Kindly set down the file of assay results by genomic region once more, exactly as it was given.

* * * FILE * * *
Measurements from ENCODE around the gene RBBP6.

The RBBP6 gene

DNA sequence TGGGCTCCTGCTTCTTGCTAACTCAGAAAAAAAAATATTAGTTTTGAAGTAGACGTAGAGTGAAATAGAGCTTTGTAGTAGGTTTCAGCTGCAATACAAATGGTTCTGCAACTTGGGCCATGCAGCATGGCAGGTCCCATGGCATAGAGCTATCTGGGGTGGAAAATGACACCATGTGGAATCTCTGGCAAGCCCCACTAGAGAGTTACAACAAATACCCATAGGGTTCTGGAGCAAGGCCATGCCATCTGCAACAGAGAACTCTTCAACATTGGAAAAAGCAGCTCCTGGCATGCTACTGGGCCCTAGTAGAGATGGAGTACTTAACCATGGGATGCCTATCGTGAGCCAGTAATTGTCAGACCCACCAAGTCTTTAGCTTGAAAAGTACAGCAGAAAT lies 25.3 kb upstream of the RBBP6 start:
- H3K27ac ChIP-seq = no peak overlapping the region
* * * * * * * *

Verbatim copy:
Measurements from ENCODE around the gene RBBP6.

The RBBP6 gene

DNA sequence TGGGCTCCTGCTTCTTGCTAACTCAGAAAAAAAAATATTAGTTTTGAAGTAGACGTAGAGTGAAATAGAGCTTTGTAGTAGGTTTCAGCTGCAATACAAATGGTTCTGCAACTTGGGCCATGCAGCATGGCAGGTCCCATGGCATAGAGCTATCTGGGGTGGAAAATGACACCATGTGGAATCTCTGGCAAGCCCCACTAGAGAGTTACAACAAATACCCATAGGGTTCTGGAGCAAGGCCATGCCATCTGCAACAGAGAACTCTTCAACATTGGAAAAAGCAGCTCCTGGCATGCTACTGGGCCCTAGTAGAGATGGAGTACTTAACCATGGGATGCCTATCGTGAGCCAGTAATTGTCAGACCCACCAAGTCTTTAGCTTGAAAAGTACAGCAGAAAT lies 25.3 kb upstream of the RBBP6 start:
- H3K27ac ChIP-seq = no peak overlapping the region